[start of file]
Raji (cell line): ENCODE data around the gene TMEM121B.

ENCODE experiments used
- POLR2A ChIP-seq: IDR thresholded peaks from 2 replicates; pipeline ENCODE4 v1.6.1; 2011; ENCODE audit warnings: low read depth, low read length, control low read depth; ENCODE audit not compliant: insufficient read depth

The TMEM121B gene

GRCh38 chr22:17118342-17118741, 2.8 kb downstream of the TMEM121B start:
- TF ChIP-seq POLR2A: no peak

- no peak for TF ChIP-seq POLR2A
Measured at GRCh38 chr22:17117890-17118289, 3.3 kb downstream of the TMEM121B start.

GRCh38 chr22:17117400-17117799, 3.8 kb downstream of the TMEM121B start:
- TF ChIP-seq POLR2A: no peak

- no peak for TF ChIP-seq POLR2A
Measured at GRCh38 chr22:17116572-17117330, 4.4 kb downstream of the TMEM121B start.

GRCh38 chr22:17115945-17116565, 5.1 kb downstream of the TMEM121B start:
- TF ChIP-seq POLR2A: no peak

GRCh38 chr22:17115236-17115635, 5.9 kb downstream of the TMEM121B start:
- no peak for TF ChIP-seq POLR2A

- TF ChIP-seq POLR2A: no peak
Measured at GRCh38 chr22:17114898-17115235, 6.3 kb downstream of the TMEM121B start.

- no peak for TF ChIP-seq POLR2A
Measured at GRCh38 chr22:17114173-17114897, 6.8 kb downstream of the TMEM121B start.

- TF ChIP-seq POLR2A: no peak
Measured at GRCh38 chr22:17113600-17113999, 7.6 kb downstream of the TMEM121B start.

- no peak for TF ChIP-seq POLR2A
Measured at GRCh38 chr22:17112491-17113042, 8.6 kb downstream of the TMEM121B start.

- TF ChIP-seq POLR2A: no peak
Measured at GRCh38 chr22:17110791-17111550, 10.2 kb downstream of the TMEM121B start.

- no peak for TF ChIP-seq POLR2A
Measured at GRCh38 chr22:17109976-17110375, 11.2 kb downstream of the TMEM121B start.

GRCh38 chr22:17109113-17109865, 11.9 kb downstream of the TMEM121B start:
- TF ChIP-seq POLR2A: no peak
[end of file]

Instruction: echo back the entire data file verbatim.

Raji (cell line): ENCODE data around the gene TMEM121B.

ENCODE experiments used
- POLR2A ChIP-seq: IDR thresholded peaks from 2 replicates; pipeline ENCODE4 v1.6.1; 2011; ENCODE audit warnings: low read depth, low read length, control low read depth; ENCODE audit not compliant: insufficient read depth

The TMEM121B gene

GRCh38 chr22:17118342-17118741, 2.8 kb downstream of the TMEM121B start:
- TF ChIP-seq POLR2A: no peak

- no peak for TF ChIP-seq POLR2A
Measured at GRCh38 chr22:17117890-17118289, 3.3 kb downstream of the TMEM121B start.

GRCh38 chr22:17117400-17117799, 3.8 kb downstream of the TMEM121B start:
- TF ChIP-seq POLR2A: no peak

- no peak for TF ChIP-seq POLR2A
Measured at GRCh38 chr22:17116572-17117330, 4.4 kb downstream of the TMEM121B start.

GRCh38 chr22:17115945-17116565, 5.1 kb downstream of the TMEM121B start:
- TF ChIP-seq POLR2A: no peak

GRCh38 chr22:17115236-17115635, 5.9 kb downstream of the TMEM121B start:
- no peak for TF ChIP-seq POLR2A

- TF ChIP-seq POLR2A: no peak
Measured at GRCh38 chr22:17114898-17115235, 6.3 kb downstream of the TMEM121B start.

- no peak for TF ChIP-seq POLR2A
Measured at GRCh38 chr22:17114173-17114897, 6.8 kb downstream of the TMEM121B start.

- TF ChIP-seq POLR2A: no peak
Measured at GRCh38 chr22:17113600-17113999, 7.6 kb downstream of the TMEM121B start.

- no peak for TF ChIP-seq POLR2A
Measured at GRCh38 chr22:17112491-17113042, 8.6 kb downstream of the TMEM121B start.

- TF ChIP-seq POLR2A: no peak
Measured at GRCh38 chr22:17110791-17111550, 10.2 kb downstream of the TMEM121B start.

- no peak for TF ChIP-seq POLR2A
Measured at GRCh38 chr22:17109976-17110375, 11.2 kb downstream of the TMEM121B start.

GRCh38 chr22:17109113-17109865, 11.9 kb downstream of the TMEM121B start:
- TF ChIP-seq POLR2A: no peak